While some parents are trying to protect their school-age children from knowing too much about the recession, others are talking about it to their children. Ask families across the country, and they will probably say that money is tight. Families are cutting back on their expenses in big ways. It is time to be Talking To Kids About Money.
Talking To Kids About Money
Telling our kids about how we need to cut our spending since my job has changed a lot has been a smart idea. The kids appreciate being told the truth, and they feel empowered because they are actually contributing their ideas about saving money in the house. Of course, there are some discussions about money that children don’t need to be present for. Family conversations about money should be kept upbeat.
Since money skills are not always taught in school, parents can take advantage of lessons that naturally arise. Here are some ideas to help children learn about money and the decisions people make that revolve around money.
Make Your Own Money Stories
Parents can give their kids different scenarios and ask them what they would do. For example, a parent might say: “It’s the middle of winter, and the family TV breaks down on the same day that the hot water heater overflows. There is only enough money in the savings account to repair one thing. What do we do?” Kids can decide whether it is most important to fix the TV or the hot water heater. Parents can discuss these decisions as they relate to their families.
Talk About Needs and Wants
Parents can ask: “What is the difference between a need and a want?”
While a thirteen-year-old girl may say she needs mascara because it will make her lashes full, is it really a need? Parents and children can make a list of their family’s needs and wants. They can discuss some of the things kids might need and want verses some of the things adults might need and want. The family can talk about whether there are any needs or wants that don’t cost money.
Revise the Family Budget
Parents can challenge the family to come up with ways to trim the fat from the weekly budget. They can brainstorm ideas to help save a few bucks each day, such as suggesting that kids make their own lunches instead of buying in the cafeteria every day. Also, kids can swap books and CDs with their friends to save cash. What about setting up a hand-me-down clothing and toy swap for several families to share together?
Hit the Bank
Parents can set a piggy bank on the kitchen counter. Everyone can fill it with loose change each day. After a few months, the family can decide what to do with the money. Everyone in the family can talk about what it feels like to save for something special.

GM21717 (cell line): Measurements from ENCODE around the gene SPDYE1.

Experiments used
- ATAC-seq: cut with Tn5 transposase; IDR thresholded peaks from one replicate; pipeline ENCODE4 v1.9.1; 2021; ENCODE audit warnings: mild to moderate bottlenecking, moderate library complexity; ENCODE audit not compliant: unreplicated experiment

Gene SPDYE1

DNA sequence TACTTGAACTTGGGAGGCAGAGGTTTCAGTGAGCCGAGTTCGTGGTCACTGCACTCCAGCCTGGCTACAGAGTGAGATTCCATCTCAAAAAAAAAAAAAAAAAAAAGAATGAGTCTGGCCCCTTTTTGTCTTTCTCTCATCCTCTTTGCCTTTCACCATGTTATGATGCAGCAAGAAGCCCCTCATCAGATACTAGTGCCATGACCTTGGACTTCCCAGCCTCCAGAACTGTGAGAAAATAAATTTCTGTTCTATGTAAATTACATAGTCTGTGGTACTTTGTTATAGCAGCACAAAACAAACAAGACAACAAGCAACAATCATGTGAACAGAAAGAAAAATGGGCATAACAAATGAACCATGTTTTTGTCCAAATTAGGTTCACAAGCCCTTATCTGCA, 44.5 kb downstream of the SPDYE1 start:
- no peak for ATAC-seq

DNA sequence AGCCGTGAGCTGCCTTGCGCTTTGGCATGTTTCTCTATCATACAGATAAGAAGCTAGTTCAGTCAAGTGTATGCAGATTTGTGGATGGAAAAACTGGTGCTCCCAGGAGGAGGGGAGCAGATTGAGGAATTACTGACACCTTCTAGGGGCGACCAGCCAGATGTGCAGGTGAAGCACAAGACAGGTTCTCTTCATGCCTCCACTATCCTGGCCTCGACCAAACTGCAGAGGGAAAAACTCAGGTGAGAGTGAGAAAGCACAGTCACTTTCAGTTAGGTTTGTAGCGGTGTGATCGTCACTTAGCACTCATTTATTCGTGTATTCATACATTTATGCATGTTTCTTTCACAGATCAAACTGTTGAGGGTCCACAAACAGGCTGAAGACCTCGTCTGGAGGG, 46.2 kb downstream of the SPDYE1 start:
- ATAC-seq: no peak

Comb the Shelves for Bargains
Parents can ask their children to accompany them to the grocery store. The kids can experience firsthand the challenge of buying a week’s worth of food for a specific dollar amount. The kids can comparison shop for the best buys. Does it make sense for the family to buy in bulk? Does the family always need to buy labels, or are store-bought brand all right? Then the family can talk about these challenges. Also, they can learn to use coupons.
Free Time Can be Free Time
Parents should encourage their children to spend more quality time together. It may cost too much money to spend the day at the beach, the mall, or the movies, but it’s not too costly to hit the park or take a walk as one big, happy family.
Take a Look at Jobs
Parents may want to give their kids some background about which jobs are most in-demand, despite the economy. Parents can then give their kids a list of jobs and job descriptions and ask them to think if it would be a smart career choice for them or not.
Look at History
Parents can briefly talk about the history and how the nation has survived difficult economic pressures before. Explain that what goes down will eventually come up again. Parents can share information, depending on the age and interest of the children.
All parents want to protect their children from the seriousness of the recession, but many already know that there are problems with the economy. And while many adults are stressed and worried about their finances, the bottom line is that children are very resilient. They will work to find creative solutions.